This post is part of a blog tour showcasing these two new children’s books – be sure to visit the blogs below for more features and even activities!

Week One:

September 12 – Welcome to Wonderland – Review & Activity (create your own pet Black Hole)

September 13 – Embers and Ashes – Review and Bookstagram

September 15 – Dazzled by Books – Review

Week Two:

September 18 – books4yourkids – Review (just Smoot)

September 19 – All Done Monkey – Review

September 20 – Four Violet Reviews – Creative piece

September 21 – DoodleMom’s Homeschooling Life – Review

September 22 – YABooksCentral – Author Guest Post – Top 5 listicle from author

Week Three:

September 25 – Teachers Who Read – Review

September 26 – Here’s to Happy Endings – Review

September 27 – Mama Smiles – Review & Creative Activities

September 28 – Cracking the Cover – Review

Aug 252017
 
 August 25, 2017  Education, multiculturalism, raising world citizens, spiritual education Comments Off on Sikhism: Learning Resources for Kids

Learning about other religions is an important of a world cultures curriculum, but one religion I did not know much about growing up was Sikhism. That is why I was so pleased to receive some beautiful books on Sikhism for kids, which prompted me to deepen my own understanding of this egalitarian, inclusive religion.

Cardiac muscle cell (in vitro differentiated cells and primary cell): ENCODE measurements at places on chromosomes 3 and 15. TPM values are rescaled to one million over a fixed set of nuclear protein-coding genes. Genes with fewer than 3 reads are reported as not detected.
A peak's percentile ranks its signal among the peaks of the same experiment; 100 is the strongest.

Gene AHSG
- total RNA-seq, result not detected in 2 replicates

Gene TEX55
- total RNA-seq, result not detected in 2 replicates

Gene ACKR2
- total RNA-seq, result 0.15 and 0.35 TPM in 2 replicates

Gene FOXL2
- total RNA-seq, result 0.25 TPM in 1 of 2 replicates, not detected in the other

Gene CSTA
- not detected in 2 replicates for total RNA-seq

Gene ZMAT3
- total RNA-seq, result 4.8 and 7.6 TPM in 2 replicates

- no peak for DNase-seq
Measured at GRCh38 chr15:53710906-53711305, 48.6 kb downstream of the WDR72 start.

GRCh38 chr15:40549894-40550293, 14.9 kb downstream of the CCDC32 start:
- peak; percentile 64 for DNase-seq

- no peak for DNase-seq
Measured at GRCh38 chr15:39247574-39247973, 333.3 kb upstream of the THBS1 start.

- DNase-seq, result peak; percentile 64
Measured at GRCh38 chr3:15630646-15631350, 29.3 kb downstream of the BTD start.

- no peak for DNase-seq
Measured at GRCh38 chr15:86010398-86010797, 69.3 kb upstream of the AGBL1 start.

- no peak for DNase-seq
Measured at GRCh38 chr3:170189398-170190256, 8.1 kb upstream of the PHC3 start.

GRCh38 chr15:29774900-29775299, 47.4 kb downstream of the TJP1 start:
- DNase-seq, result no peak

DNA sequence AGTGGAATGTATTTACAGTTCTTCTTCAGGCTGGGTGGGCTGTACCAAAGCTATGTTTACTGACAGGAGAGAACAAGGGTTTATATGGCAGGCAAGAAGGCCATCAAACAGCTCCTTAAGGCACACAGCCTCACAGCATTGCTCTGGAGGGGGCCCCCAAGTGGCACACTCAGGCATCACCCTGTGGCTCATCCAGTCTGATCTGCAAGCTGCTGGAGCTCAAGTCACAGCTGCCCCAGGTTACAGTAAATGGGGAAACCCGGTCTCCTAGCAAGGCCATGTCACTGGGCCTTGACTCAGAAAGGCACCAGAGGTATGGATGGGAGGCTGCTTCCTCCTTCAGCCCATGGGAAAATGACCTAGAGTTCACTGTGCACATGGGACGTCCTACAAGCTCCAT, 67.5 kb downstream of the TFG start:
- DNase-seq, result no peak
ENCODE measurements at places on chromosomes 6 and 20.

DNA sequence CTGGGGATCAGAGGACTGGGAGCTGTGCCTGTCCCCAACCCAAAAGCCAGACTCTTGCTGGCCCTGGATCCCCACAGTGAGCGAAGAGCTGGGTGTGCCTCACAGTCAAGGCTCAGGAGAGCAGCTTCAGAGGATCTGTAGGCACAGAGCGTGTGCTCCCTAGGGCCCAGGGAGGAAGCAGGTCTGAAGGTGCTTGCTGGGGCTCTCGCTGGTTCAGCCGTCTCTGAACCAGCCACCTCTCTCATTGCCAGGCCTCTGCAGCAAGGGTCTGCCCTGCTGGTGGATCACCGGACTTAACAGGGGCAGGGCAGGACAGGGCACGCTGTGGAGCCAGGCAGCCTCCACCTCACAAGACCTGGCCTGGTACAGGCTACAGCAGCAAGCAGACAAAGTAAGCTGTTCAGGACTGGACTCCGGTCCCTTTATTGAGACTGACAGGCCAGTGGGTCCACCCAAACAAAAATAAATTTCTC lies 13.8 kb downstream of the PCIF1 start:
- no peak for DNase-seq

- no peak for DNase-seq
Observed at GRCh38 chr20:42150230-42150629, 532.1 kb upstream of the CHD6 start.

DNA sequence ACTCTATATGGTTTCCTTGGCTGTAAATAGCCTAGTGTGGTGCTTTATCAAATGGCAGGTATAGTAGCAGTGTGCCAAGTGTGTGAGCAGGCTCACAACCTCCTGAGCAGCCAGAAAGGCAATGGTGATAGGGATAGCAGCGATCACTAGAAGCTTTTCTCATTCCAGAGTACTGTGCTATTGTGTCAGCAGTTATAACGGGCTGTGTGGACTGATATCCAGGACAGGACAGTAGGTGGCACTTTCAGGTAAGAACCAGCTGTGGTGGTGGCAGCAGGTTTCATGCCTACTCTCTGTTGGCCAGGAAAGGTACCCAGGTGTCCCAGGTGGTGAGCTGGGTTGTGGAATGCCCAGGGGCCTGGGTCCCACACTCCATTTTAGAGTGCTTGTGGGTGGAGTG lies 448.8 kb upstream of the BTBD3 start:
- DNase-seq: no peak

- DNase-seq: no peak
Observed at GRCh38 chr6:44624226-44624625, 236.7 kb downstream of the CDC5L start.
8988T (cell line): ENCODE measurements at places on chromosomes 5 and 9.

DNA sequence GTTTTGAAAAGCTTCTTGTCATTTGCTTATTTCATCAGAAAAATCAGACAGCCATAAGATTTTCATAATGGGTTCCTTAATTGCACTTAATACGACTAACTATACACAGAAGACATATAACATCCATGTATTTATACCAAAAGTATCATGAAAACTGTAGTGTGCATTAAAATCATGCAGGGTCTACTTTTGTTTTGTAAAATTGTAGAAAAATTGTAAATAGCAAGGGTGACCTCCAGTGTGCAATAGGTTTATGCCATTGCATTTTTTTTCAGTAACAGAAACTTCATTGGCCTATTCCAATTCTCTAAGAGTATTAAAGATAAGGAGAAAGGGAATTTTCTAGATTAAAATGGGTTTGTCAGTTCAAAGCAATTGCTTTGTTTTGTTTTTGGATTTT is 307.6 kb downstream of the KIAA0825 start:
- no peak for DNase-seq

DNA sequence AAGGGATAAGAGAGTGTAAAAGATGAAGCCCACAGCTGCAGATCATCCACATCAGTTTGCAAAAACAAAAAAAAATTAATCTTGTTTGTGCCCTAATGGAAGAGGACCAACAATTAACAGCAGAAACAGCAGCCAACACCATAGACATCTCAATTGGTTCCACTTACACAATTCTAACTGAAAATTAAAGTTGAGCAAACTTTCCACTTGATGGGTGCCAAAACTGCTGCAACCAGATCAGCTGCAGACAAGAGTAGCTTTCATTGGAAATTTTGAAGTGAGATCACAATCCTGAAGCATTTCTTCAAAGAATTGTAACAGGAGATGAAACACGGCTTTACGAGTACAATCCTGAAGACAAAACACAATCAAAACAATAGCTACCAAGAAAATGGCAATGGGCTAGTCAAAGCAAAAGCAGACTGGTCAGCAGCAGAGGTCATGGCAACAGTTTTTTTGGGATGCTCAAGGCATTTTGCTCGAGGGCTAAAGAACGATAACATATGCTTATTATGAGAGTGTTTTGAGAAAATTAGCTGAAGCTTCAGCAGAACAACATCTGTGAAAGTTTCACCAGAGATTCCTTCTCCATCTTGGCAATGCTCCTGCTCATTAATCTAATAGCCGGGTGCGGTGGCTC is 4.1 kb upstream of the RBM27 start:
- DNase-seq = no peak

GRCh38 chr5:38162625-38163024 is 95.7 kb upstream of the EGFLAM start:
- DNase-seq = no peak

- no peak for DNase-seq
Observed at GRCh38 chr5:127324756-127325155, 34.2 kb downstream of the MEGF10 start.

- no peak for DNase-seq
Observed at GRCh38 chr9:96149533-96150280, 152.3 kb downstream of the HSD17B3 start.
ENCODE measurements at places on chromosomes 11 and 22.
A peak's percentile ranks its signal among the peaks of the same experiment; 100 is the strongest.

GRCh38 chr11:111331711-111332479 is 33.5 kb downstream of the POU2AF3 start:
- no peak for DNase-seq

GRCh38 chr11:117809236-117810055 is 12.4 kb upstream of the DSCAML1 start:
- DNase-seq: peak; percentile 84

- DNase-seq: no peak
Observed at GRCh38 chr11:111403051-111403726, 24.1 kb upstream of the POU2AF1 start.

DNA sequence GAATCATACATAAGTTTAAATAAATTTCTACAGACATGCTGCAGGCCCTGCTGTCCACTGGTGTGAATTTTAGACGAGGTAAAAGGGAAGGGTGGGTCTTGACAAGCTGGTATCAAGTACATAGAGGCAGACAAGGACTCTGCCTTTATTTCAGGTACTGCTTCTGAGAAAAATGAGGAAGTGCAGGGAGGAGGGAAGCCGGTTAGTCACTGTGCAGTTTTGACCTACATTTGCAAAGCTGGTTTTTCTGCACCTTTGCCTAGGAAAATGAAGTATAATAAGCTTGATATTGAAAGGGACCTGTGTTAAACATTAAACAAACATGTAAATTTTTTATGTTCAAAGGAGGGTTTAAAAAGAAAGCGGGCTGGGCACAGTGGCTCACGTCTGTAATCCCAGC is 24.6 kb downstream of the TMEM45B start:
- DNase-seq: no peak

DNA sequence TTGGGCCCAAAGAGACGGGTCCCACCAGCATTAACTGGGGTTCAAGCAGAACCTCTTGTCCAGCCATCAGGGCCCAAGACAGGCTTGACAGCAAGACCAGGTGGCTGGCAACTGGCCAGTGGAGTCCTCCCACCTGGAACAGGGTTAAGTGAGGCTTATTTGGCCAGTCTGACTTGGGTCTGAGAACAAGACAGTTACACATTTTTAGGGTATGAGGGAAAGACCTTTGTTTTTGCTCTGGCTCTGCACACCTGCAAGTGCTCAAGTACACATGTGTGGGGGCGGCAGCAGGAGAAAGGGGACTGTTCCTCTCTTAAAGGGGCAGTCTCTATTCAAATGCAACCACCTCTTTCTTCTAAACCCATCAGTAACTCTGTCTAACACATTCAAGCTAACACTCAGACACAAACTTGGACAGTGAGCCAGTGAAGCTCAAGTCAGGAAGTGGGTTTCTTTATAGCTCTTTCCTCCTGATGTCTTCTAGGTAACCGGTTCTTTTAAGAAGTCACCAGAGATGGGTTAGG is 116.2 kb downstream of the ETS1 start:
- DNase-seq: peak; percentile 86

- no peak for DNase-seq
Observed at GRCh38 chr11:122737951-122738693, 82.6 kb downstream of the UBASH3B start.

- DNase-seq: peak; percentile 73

When my oldest son was very young, some friends and I had a chance to visit a local Sikh temple with our little ones. It is was an experience I’ll never forget! We were shown such kindness from everyone we met, and I was impressed with their dedication to serving others, as exemplified in the meal that was provided to everyone who attended. Since I was there with a three year old, I didn’t have a chance to really ask questions, and so was left wondering exactly what Sikhs believed and where their traditions had come from. Why do the men wear turbans, and why do they keep their hair so long? Do they believe in one god or many? Why do they all seem to have the same last names?

If you or your children have similar questions, here are great resources on Sikhism for kids that you can share.

Sikhism: Learning Resources for Kids | Alldonemonkey.com

Sikhism: Learning Resources for Kids

Disclosure: I received complimentary copies of the books below for review purposes; however, all opinions are my own. 

Related Post: India for Kids: Favorite Resources

A great place to start is this overview which outlines 10 things everyone should know about Sikhism, including the fact that it is an inclusive, pluralistic religion whose members have a long history of fighting for social justice. You can also get a good overview from the Sikhism Guide online or from the BBC website.

I really love the Khalsa Kids website. (Khalsa is the word for the Sikh community). This site is geared towards Sikh kids, but has one section devoted to explaining Sikhism and another just for teachers. These even include lesson plans and aids for classroom discussions. You really get the sense that Sikhs spend a lot of their time having to answer questions about themselves!

Your kids will enjoy this brief video introduction to Sikhism from Little Sikhs (be sure to check out their other resources as well!)